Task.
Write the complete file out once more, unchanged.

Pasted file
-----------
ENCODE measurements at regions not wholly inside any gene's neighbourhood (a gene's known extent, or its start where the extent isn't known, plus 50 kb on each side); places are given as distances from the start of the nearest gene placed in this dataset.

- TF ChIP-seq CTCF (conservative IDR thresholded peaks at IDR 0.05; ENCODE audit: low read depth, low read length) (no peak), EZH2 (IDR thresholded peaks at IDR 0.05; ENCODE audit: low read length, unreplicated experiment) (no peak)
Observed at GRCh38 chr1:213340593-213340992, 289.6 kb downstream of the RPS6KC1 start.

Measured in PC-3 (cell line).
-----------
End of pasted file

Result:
ENCODE measurements at regions not wholly inside any gene's neighbourhood (a gene's known extent, or its start where the extent isn't known, plus 50 kb on each side); places are given as distances from the start of the nearest gene placed in this dataset.

- TF ChIP-seq CTCF (conservative IDR thresholded peaks at IDR 0.05; ENCODE audit: low read depth, low read length) (no peak), EZH2 (IDR thresholded peaks at IDR 0.05; ENCODE audit: low read length, unreplicated experiment) (no peak)
Observed at GRCh38 chr1:213340593-213340992, 289.6 kb downstream of the RPS6KC1 start.

Measured in PC-3 (cell line).